Tuesday, August 28, 2012

Fighting for the Past

In thinking about all the issues swirling around our national political discussion (yes, discussion is a generous term), I think I've stumbled upon one of the root causes of our collective inability to work together across political divides, and to increasingly distrust each others' political perspectives:

The direction we're fighting over.

Over time, as America has come off it's "high" of being the King of the World (big economy, big military, big values, big promises, big opportunities, never-ending optimism), we find ourselves increasingly engaged in ideological arguments about whose fault it all is. 

This is not surprising.  When someone you know loses a job, they tend to find all of the external reasons why it happened, and construct a narrative that essentially makes them a victim of other people's decisions.  This way, the victim is not solely at fault for their own demise -- it was someone else's policies and decisions that created the environment for their demise.

So, in American politics, as we see our structures of success underwhelming us one by one, we all create narratives that help ensure ourselves that our political beliefs are the victim of the others' policies.  In other words, what has changed in America is that instead of two political perspectives competing for mind-share around which vision can enable the best future of America, we are now engaged in a debate around whose perspective is responsible for the our slow, insidious decline.  True, the argument is still couched in "best for the future" language, but what's right beneath this rhetoric are thought leaders angling for blame for what's created our decline.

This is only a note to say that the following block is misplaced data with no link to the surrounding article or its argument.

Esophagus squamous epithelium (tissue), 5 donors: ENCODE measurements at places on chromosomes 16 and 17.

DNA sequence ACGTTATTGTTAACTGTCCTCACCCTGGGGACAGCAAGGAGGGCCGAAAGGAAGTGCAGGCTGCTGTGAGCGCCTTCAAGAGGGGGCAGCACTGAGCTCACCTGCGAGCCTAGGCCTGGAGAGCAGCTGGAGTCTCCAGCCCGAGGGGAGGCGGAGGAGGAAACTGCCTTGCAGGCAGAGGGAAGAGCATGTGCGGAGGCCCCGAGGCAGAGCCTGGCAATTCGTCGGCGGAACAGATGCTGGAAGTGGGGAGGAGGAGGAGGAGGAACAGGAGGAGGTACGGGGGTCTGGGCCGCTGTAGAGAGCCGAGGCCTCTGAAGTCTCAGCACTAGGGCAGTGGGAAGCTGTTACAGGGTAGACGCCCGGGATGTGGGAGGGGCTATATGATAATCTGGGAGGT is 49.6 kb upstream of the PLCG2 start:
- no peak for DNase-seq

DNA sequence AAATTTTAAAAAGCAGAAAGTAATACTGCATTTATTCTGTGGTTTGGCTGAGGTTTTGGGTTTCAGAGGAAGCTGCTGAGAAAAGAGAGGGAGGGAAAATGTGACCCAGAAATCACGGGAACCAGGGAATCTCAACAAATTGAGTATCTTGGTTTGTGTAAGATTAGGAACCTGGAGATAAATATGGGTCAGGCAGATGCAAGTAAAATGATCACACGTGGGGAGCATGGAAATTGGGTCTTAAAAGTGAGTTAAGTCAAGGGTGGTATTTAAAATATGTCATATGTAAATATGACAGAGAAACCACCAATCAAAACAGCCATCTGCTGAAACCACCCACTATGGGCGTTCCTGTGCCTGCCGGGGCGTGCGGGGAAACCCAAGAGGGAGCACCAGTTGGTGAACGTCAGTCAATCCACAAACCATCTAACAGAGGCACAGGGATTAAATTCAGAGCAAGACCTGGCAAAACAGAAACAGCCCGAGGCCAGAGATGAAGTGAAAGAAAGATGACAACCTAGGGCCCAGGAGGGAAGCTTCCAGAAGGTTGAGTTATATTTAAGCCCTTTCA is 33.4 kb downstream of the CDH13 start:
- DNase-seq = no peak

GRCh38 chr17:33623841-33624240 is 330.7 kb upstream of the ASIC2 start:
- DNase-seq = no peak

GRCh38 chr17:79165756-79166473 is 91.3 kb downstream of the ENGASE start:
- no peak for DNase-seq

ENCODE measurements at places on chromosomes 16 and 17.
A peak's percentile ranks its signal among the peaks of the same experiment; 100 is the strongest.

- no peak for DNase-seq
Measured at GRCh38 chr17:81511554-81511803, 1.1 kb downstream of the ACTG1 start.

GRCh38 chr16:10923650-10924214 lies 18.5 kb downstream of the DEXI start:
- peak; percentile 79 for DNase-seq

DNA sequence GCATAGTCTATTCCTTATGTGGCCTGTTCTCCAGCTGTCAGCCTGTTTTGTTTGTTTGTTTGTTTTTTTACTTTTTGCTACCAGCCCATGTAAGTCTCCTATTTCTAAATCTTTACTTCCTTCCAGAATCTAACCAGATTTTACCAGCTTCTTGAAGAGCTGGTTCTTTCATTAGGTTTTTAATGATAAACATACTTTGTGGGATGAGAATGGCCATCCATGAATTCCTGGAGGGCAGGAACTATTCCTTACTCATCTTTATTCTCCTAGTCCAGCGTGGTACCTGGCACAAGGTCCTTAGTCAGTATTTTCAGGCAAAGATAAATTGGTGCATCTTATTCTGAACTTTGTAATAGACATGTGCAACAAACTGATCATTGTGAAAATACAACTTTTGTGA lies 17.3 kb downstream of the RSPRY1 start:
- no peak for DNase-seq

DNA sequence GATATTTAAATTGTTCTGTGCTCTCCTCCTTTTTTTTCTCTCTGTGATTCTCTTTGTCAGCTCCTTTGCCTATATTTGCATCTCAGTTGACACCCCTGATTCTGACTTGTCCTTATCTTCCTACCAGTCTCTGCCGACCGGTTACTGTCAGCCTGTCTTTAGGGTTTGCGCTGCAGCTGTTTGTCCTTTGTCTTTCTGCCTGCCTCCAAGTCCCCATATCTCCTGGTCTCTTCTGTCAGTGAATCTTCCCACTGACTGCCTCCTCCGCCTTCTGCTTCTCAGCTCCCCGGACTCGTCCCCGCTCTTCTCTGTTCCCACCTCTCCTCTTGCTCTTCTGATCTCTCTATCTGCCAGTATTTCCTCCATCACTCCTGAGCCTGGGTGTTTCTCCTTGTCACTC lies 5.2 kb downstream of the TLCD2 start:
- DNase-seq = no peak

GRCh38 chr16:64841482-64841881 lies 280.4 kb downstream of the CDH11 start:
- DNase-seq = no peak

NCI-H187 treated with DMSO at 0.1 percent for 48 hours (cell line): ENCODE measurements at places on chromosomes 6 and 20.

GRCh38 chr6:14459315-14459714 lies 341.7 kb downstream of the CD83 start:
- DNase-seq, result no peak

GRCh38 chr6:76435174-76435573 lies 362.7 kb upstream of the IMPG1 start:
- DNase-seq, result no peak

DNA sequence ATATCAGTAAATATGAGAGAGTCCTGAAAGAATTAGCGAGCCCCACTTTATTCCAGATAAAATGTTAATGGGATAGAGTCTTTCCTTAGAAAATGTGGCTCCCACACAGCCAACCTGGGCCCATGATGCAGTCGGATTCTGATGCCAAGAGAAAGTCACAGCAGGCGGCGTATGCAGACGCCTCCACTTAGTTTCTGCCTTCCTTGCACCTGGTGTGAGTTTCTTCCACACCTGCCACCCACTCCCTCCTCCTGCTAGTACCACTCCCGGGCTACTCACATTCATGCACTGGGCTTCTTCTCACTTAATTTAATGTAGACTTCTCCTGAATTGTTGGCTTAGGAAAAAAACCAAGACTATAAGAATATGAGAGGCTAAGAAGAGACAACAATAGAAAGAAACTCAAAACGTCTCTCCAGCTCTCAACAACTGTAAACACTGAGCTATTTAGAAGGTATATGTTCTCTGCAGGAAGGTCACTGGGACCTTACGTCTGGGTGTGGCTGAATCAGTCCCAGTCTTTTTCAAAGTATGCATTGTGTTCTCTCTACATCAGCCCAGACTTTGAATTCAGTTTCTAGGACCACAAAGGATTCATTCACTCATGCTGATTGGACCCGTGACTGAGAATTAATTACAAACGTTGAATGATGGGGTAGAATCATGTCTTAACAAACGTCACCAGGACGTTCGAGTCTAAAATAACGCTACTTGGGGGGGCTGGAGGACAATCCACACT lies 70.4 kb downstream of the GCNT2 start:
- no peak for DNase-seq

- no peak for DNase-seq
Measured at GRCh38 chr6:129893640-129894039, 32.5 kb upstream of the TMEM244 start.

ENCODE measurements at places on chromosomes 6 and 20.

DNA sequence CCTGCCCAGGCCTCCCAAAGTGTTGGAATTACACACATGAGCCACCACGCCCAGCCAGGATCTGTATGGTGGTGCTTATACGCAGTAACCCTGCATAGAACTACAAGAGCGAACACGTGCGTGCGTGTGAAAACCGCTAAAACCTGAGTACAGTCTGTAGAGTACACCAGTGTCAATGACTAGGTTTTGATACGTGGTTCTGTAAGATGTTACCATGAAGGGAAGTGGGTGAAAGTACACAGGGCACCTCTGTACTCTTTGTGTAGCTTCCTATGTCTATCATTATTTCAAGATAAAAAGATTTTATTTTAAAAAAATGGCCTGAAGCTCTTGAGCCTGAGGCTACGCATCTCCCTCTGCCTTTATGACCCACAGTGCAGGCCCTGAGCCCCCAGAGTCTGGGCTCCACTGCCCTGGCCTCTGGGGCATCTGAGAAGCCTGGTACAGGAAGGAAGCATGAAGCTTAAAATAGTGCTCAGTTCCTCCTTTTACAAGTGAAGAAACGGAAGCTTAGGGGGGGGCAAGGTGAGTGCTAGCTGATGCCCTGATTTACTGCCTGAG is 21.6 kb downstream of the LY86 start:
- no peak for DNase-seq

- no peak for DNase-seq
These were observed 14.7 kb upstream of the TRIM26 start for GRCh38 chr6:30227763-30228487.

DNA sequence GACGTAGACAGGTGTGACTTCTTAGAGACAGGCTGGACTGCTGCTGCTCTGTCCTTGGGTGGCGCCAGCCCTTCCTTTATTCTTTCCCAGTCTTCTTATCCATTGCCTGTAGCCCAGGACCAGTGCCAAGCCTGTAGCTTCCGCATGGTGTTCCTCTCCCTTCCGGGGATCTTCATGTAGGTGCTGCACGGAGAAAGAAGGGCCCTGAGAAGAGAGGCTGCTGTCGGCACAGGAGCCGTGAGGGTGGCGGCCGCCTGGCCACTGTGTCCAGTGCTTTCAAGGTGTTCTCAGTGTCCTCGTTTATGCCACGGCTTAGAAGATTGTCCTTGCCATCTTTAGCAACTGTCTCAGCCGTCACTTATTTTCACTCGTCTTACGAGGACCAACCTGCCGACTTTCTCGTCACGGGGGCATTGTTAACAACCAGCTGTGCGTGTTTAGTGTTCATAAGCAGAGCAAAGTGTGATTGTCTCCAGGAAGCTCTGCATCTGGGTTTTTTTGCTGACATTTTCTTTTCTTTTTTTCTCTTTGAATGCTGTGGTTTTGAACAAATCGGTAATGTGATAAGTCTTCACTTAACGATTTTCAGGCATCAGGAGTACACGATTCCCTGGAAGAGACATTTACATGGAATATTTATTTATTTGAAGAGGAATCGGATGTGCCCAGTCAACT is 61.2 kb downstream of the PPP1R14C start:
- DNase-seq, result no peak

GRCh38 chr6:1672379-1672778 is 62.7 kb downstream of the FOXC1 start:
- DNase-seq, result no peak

This fight to define the past is quite different than the traditional fight for whose philosophy will define the future. 

Fighting to define the past is ugly, because it's a battle for blame.  Blame doesn't improve GDP.  Blame doesn't reduce the deficit.  Blame only lets one stand atop the battered shoulders of others.  The winner of a blame game is merely the winningest of losers.

It will take true leadership -- leadership that has so far been lacking in both Democratic and Republican circles -- to get us beyond the blame game, and to get us focusing on what the best version of the future can be for a country as we enter a new period of our country's life.